Don’t be wishy-washy. Simply telling the recruiter you are determined is not the same as explaining how the challenging environment of the start-up you have been working in has honed your resilience.
Likewise, being “financially astute” counts for nothing if you can’t prove it’s the case with facts.
Why do you want to work at the organisation? Perhaps you’ve recently completed some voluntary work in a similar sector. You’ve completed an online course in HTML, or recently read an article by a key thought-leader in the field. Show some passion. Show you’re genuine. Anyone can say they’d love to work at a company – but not everyone can demonstrate that.
Think about anecdotes and examples that show multiple skills. It keeps things concise and are useful for revealing a bit of your personality too.
It goes without saying that you MUST be honest.
If you’re not and you get through to the next phase of the application, you will most likely get found out… making for a very awkward interview and no chance of being employed by the organisation in the future.
If you’re further down your career path and would like to make a career switch we have previously written about how to write a career change cover letter that is sure to help you with your transition.
Length is an interesting one as there are different opinions as to how long a cover letter should be.
While we appreciate you may have lots you want to say about yourself, you don’t want to be verbose.
Hiring managers aren’t likely to be able to devote much time to each letter, and one that is excessively long may be ignored straight off – or skimmed at the very least.
While expectations differ regionally, and by seniority of role, a survey in the United States revealed almost 70% of employers wanted a cover letter of less than a full page and about 25% said the shorter the better. Within this, 44% stated half a side was the ideal.
We mentioned tone-of-voice earlier in this article – and it stems back to your research into the company and the role. It may be obvious from their communications that a highly formalised tone isn’t necessary, and that’s fine. This may allow you to bring your personality more obviously to the fore.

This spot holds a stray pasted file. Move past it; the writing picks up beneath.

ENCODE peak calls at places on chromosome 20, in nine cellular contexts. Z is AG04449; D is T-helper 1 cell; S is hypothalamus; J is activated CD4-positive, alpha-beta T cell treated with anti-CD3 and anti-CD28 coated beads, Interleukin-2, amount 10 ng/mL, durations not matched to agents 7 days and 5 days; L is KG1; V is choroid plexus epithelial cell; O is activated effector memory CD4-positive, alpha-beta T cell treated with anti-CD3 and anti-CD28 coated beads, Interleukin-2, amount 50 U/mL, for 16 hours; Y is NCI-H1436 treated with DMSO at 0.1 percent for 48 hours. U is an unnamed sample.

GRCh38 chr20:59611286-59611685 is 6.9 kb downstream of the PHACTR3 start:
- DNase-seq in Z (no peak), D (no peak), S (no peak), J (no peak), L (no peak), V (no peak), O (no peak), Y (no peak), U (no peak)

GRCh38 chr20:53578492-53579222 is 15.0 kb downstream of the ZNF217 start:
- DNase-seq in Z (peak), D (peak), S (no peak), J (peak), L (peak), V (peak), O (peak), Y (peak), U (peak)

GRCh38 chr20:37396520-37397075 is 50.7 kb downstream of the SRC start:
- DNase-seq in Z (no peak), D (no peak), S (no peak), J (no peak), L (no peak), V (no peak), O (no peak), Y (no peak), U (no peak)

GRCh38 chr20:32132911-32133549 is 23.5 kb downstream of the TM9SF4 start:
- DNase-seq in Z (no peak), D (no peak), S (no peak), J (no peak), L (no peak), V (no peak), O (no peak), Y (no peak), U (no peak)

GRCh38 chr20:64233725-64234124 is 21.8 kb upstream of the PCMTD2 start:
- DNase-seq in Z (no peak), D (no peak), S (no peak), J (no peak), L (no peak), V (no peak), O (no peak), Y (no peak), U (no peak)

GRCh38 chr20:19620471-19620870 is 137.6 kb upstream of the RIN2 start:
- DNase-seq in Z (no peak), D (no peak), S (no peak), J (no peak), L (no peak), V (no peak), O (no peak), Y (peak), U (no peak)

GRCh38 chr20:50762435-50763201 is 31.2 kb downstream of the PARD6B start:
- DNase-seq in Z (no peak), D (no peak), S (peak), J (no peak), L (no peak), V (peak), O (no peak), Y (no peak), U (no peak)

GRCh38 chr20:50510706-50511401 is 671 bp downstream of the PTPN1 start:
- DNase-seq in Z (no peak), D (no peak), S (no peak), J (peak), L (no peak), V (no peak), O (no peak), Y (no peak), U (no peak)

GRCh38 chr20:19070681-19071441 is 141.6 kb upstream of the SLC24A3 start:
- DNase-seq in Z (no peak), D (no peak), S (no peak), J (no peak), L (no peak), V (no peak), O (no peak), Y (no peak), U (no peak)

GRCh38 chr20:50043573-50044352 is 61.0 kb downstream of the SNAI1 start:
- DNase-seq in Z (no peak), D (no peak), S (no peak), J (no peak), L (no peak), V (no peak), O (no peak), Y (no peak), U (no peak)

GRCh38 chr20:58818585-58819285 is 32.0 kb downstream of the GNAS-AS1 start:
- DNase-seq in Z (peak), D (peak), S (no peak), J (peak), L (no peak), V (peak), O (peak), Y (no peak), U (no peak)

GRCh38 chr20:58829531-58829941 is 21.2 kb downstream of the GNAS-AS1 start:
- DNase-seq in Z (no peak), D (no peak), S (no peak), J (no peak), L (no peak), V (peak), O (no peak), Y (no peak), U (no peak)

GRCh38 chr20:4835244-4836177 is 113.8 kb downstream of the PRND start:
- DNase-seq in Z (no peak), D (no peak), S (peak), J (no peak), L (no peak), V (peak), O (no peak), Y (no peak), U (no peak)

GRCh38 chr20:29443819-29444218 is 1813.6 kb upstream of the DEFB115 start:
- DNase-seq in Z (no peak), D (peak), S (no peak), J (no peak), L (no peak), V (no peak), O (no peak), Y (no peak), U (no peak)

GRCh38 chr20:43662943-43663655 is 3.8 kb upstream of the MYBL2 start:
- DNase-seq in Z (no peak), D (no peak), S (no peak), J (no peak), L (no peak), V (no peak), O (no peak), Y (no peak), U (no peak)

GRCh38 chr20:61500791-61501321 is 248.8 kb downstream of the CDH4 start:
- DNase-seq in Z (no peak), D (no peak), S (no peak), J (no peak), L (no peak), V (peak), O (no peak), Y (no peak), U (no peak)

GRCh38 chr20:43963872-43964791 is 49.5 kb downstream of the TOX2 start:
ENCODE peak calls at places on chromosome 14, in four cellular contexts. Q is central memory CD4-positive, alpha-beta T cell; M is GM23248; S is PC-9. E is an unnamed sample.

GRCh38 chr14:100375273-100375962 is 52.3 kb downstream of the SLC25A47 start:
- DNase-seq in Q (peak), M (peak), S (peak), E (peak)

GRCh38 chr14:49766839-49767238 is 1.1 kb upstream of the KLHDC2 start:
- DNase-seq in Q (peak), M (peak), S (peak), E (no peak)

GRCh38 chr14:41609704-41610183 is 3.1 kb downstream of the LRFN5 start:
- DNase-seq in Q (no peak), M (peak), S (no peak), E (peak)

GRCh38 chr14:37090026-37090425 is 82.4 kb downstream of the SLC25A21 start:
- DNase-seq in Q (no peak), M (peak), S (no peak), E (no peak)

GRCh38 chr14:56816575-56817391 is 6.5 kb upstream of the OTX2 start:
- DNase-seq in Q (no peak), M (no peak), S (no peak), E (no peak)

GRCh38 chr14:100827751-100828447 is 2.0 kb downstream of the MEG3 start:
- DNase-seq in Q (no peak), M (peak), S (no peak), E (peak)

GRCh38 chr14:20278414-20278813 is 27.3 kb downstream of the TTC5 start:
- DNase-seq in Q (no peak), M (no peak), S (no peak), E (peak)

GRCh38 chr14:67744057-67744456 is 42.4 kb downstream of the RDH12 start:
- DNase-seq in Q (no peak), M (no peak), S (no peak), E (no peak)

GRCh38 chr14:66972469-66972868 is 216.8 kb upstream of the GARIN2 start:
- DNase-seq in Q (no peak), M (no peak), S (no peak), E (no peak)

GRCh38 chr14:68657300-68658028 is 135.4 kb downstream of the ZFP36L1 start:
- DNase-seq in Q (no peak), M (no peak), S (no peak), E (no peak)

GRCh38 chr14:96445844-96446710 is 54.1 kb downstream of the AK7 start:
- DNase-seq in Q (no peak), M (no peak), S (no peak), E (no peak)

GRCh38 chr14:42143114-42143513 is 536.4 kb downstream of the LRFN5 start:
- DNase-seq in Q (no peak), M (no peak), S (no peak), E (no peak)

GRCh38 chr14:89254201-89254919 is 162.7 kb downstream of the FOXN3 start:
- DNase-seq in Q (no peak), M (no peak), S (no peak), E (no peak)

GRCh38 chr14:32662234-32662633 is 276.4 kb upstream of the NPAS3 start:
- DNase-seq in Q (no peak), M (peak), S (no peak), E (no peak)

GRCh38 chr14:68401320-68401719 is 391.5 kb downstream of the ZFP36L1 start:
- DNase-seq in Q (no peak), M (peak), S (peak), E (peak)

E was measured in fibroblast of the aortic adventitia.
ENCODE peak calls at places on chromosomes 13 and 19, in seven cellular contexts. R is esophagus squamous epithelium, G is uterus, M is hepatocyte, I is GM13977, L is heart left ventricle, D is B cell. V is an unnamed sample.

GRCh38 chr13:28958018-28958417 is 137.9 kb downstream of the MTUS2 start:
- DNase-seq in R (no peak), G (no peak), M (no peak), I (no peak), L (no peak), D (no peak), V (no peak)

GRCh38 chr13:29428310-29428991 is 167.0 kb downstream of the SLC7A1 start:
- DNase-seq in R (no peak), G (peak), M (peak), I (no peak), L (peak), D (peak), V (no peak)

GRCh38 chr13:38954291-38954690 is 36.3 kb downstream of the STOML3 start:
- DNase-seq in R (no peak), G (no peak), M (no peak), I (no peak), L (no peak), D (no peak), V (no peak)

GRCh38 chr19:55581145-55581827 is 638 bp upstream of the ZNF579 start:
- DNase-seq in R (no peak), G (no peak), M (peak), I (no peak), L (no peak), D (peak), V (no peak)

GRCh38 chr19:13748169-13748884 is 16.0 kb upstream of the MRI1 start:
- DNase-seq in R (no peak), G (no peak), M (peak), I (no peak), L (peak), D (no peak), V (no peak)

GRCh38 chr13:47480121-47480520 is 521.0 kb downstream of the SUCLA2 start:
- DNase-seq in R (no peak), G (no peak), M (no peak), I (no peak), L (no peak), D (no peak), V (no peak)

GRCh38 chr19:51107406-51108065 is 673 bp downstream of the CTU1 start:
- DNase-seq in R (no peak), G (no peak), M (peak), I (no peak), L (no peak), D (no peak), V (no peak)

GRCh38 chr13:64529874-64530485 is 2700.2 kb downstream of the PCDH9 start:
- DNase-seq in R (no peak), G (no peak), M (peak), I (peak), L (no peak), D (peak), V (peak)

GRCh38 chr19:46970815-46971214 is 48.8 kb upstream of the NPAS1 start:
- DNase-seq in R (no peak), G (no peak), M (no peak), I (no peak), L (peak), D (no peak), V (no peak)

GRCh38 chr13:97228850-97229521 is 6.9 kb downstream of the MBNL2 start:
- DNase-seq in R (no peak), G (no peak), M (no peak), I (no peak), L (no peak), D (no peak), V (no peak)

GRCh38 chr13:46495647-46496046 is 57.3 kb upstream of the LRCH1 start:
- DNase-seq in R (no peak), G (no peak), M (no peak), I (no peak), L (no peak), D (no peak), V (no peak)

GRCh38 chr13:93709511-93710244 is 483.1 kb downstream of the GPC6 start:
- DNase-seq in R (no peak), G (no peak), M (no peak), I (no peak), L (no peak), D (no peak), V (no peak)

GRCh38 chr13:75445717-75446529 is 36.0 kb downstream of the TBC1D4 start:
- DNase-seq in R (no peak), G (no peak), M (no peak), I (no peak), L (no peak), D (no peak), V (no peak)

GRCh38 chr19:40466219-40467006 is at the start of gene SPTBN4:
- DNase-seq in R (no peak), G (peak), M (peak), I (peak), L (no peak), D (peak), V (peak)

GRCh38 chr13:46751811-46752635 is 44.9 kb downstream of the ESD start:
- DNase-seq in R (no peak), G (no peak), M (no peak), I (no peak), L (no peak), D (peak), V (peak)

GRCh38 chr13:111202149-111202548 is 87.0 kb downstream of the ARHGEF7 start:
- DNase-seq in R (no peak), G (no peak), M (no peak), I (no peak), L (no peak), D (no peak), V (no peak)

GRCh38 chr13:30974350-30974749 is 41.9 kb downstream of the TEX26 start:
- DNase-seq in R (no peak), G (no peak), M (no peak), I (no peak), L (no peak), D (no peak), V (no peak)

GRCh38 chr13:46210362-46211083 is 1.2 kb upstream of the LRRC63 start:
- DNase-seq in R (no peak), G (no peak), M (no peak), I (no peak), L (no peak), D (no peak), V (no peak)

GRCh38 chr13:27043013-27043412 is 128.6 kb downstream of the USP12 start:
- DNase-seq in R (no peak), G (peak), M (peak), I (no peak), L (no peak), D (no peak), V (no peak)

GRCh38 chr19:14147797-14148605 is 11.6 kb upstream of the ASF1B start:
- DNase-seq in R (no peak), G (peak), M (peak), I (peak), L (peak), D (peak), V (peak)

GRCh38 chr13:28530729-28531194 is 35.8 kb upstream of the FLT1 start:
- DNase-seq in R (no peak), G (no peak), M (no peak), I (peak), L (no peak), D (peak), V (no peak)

NB: A bit of humour is great if you can pull it off – but avoid like the plague if you’re unsure. Making a hiring manager cringe is not a good first impression.
However, if it’s not clear, we’d suggest veering on the side of formal. This is a job application and respectful, non-colloquial language, isn’t ever going to be wrong.
Do your best to avoid clichés.
Rather than describing yourself as creative, try imaginative. You’re inventive, not innovative. You’re not determined, you’re tenacious. These word variations at least show that you can think beyond what the average applicant is willing to do.
Make sure you proofread, proofread, and proofread some more.
Go back over your cover letter as many times as you can stand and make sure there are no spelling, grammar or factual errors anywhere.
Not much will jar the reader more than spelling the company’s or the reader’s name wrong. Copy and paste every name or company title into a search engine and triple-check you haven’t misspelt it. That goes for the job title as well.
If possible, have a friend read it through. Sometimes it can be tricky to spot errors in your own work.
It’s rare that you’ll be sending a cover letter by post nowadays. Generally, you’ll be uploading to a recruitment portal or attaching to an email. We recommend you save your cover letter as a PDF file so that the document retains the proper formatting when it is opened and looked at.
Be sure to clearly save the file: name, role applied for, and date. Be especially careful with this if you’re adapting a cover letter you’ve used for a similar role.
Finish your letter on the right note.
Use the final few sentences to re-iterate why you’re the right person for this job.
Be grateful for the reader’s time – but feel free to express your hope to hear from them. There’s no shame in reminding them of your desire to progress in the application process.
Your sign-off will depend on the formality of your letter – this guide might prove helpful if you’re unsure on which is correct.
There’s a fair bit of info here, but don’t let it overwhelm you.
Begin with your research – that’ll direct the rest of the process.
As for the letter itself, it should go:
Specific, examples of relevant skills, experience and problems solved
Concise conclusion with a call to action
Finally, don’t forget your contact details!
Applicants who aren’t so sure often turn to a template. Unfortunately, a personal document such as this is never going do itself justice as a template.
Do get in touch for more details – and good luck with your application!